“The Road To Nowhere” Taps Into Deep Wells of Emotion from Artist Andy Waddell’s Journey

jess January 2, 2018 0

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LOS ANGELES, CA – Andy Waddell is an artist with deep wells. He’s an artist who blends a singer-songwriter vibe with alt-rock vocals and a classical jazz guitar style into a sound that is reminiscent of the legendary band They Might Be Giants. But while that legendary band often delivers whimsical and even playful lyrics, Waddell is a musician whose metaphors illustrate a life journey with many dark and difficult twists and turns.

This new album, “The Road to Nowhere,” is his most personal work to date. Its 12 songs take listeners not only on a musical journey that begs you to keep listening to one song after another, but also on a historical journey through Waddell’s life. And along the way, most listeners realize that the metaphors within his songs ring true for themselves in various ways, as well.

One of the standouts from the album is the song “Roscoe.” Waddell said it’s the second song he ever wrote as a singer-songwriter, after having spent most of his life dedicated to his development as a jazz guitarist. The song is about a good friend from college with whom Waddell lost touch over the years. And the tragic ending of that relationship was one that in some ways still haunts Waddell to this day.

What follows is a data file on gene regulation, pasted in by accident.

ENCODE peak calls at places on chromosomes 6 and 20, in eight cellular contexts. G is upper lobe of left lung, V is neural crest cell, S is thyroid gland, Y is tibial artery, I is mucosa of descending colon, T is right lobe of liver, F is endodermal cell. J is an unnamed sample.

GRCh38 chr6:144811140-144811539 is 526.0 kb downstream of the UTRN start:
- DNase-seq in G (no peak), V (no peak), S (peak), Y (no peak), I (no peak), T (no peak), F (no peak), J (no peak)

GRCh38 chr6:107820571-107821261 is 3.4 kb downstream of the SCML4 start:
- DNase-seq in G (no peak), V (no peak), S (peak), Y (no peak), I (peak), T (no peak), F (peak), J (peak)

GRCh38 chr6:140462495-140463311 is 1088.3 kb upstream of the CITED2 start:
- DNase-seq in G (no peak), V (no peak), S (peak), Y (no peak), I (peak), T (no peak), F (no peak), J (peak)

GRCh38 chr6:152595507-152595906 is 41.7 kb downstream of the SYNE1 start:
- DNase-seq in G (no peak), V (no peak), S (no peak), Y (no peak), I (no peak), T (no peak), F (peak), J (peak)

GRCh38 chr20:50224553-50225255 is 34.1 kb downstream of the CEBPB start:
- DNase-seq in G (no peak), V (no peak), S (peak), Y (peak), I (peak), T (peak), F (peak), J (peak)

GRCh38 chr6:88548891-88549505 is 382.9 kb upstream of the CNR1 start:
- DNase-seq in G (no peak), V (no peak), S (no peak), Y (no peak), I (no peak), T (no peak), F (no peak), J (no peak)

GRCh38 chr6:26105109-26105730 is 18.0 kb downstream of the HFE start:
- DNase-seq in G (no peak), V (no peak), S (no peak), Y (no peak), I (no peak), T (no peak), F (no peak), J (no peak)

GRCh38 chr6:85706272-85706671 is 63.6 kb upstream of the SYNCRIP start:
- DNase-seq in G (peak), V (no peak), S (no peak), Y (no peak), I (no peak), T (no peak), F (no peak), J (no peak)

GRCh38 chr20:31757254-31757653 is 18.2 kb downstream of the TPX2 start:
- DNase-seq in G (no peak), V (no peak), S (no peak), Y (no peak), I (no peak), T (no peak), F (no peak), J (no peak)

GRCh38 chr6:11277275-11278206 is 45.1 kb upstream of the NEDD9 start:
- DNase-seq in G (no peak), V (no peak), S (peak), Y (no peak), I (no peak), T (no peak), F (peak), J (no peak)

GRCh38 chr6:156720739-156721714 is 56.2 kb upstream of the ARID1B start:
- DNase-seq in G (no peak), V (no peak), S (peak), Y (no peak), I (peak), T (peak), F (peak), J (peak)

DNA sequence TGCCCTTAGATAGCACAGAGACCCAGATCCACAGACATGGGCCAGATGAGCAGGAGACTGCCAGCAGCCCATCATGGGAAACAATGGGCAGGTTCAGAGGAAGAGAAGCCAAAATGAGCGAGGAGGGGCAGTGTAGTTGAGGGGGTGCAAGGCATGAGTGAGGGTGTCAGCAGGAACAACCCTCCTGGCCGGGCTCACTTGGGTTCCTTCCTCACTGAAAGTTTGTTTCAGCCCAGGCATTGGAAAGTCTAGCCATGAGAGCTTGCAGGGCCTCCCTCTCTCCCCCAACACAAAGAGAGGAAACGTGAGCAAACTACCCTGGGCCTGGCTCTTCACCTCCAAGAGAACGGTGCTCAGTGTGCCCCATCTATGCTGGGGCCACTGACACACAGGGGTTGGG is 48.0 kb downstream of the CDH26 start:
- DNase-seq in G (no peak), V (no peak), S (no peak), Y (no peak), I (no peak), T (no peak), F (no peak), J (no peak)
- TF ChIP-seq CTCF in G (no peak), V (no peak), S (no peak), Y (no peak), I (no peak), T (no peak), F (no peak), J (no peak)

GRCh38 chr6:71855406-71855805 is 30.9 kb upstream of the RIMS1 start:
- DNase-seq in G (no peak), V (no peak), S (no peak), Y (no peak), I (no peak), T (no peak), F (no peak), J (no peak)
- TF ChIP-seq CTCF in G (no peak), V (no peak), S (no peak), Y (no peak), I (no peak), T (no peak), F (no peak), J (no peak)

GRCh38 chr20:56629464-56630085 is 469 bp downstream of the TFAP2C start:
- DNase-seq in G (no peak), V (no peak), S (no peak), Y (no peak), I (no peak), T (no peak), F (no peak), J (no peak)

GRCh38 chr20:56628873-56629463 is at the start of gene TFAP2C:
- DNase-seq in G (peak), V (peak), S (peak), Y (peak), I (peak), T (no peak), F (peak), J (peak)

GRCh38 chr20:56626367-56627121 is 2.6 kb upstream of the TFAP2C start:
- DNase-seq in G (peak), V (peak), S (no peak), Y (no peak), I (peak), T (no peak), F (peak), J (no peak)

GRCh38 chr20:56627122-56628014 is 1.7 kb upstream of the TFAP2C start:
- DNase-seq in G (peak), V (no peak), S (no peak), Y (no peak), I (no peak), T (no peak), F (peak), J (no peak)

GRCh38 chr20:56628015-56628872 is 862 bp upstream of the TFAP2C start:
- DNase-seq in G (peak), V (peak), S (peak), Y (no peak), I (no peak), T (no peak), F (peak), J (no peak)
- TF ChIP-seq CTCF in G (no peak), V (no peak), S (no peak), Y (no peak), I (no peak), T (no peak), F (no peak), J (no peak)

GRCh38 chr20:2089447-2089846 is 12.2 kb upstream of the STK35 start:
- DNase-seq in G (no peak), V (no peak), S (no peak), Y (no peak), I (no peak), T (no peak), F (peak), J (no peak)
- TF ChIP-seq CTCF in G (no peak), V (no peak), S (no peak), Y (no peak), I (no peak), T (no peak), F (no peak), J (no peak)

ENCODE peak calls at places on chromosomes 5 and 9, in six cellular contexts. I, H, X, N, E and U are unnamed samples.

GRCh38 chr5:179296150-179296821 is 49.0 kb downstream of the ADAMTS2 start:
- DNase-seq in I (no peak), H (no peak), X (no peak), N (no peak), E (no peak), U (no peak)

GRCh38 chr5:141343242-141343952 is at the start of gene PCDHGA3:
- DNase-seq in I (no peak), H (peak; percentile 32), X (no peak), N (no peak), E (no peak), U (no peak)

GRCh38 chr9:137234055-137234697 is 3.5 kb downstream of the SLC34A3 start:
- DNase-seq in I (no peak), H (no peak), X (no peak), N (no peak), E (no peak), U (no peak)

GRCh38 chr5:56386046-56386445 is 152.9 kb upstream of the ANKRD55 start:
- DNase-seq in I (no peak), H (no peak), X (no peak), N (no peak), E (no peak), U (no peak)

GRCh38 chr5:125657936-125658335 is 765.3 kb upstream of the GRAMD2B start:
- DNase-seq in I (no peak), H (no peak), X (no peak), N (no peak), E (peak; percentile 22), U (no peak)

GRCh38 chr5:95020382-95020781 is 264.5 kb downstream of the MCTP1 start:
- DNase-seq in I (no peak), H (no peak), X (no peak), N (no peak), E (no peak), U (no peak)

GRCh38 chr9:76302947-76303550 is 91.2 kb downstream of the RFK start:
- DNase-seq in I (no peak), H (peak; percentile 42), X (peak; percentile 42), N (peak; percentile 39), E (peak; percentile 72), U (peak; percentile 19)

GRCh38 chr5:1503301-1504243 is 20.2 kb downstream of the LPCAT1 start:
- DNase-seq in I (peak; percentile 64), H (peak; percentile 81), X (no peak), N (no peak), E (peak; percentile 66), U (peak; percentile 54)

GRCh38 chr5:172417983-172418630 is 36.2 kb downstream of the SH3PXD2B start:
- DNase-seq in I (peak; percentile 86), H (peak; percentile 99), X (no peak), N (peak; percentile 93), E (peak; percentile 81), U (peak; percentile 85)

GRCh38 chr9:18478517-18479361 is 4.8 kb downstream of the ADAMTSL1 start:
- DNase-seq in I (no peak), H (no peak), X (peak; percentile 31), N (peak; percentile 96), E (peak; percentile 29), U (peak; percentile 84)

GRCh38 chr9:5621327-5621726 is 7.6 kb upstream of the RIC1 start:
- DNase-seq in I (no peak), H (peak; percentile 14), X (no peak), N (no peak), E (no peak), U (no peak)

“He was also a guitar player and a talented musician,” Waddell said. “He was a crazy guy, but hilarious. He would leave me some crazy messages on voicemail – in fact, I still have them from 10 years ago. He really looked up to me in college because I was already heavily into jazz at the time and he was trying to learn it. I also had a lot of respect for him because he was a great rock guitar player and had good chops. I thought he was awesome. And we hung out a lot in college and drank together and partied. Fast forward a few years down the road and we lost touch. He called me after so many years to see how I was doing. Like me, he had been a hard-core alcoholic, but he said he was sober and doing great and working the program and that I should come with him to a meeting and check it out. At the time I was so deep into it that I couldn’t even recognize that had problems and I just kind of blew him off. He called a handful of times after that and I never answered the phone or returned his calls. About a year later I thought I should see what he was doing. I tried calling him, but his phone didn’t work. Eventually I went on his Facebook page and I saw ‘RIP.’ He had died six months earlier and I had no idea. He had gone back off the deep end and broke into his drug dealer’s house and got shot. He really meant a lot to me and was a really good friend and I remember when I found that out I felt terrible. I could have had some time with him, but because I was an idiot I took it for granted. And I never got to say goodbye to him or hang out anymore. So that’s what this song is about – my perception of that story.”